“People think this is a circus, but this is what I’m saying about a plan,” he says. “The £25,000-a-week wages it is now is going to be the same next year. And it’s going to be the same the year after. Even for the National League it’s going to be the same. By the time it gets to the National League it’s going to be a smaller wage.

“I had to create a reason to come to this football club early doors. Why wait until the National League to get fans, to get this attention? The only way I could do it was with special players with special talents that cost a bit more money, but it’s a bit like I’ve bought something to grow in to.

“In three years’ time it will still be the same. People think it’s going to go 20 grand, 40 grand, 60 grand, no stability, no sustainability, this club is going to go skint. No, I’m not that stupid.

“I will do my boots year one. Year two we will break even. Year three we’re going to make money. We’ve got John Salako coming on board as director of football now. We’ve got seven or eight directors from local businesses, big hitters, coming on board. All bringing different ways and solutions to make money.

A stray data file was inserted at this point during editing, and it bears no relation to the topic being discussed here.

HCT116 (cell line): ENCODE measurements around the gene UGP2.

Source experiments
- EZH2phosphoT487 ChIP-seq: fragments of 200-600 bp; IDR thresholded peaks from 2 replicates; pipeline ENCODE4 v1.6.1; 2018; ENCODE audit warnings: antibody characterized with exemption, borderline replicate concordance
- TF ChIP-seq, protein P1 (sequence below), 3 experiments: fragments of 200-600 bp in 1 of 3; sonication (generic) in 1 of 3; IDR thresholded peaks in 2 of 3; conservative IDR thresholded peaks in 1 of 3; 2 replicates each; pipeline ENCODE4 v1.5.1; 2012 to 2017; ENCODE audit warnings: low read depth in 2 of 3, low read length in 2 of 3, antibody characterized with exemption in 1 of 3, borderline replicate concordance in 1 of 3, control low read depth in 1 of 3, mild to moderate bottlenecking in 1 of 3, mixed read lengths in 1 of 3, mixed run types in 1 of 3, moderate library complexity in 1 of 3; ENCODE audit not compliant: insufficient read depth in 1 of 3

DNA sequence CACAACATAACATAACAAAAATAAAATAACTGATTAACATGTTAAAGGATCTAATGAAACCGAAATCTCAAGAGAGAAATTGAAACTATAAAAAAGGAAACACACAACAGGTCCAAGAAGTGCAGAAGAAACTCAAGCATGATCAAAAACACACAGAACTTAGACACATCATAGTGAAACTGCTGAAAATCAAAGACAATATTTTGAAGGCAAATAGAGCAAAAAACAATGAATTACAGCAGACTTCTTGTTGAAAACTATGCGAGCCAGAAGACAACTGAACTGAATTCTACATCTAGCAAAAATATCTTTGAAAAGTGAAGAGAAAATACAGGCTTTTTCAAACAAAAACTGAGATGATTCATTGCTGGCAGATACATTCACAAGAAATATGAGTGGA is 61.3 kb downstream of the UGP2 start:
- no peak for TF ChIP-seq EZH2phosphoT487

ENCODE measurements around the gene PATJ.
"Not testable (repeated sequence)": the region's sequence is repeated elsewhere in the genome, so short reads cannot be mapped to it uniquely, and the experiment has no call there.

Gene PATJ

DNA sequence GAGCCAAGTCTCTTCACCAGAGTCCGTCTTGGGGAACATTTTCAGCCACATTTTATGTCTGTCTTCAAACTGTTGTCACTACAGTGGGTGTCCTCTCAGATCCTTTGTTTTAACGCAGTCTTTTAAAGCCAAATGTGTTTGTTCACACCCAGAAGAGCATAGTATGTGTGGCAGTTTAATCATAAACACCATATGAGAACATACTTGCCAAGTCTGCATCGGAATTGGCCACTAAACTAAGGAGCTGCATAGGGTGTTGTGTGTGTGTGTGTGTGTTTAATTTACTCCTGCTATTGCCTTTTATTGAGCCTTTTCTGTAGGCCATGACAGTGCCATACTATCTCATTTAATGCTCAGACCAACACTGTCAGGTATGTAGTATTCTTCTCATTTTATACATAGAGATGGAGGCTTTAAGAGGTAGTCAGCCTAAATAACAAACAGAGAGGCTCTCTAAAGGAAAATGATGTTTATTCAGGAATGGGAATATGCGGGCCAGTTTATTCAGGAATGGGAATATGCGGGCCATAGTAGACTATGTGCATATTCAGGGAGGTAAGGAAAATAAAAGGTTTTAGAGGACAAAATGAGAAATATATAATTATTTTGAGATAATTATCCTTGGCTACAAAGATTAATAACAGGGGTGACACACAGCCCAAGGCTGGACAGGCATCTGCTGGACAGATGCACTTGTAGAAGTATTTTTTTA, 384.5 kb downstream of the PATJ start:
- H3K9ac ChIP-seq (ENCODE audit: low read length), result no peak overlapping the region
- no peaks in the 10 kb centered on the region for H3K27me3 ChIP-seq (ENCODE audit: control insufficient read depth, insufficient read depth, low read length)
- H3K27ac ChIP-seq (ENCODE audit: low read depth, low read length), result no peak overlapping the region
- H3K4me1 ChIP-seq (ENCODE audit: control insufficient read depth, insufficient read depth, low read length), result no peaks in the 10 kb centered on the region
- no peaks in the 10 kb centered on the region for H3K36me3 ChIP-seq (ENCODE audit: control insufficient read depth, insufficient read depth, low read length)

“We’re doing a three-day festival in May that will bring a quarter-of-a-million into the club. There’s so much going on behind the club.

“I’m bringing business people in to make this a business. So what you haven’t seen yet is the business side of Billericay Town. If you think the club has been big, wait until you see what I’m bringing as a business.

“This time next year, if I get run over by a bus, this club will be able to run itself. That’s the biggest thing. Because Billericay Town Football Club is bigger than the Tamplins. That’s what I’m aware of and what people need to be aware of.”

“You won’t create attention with a Ford Focus, but you will with Ferraris and Lamborghinis.”

But what if that happens now?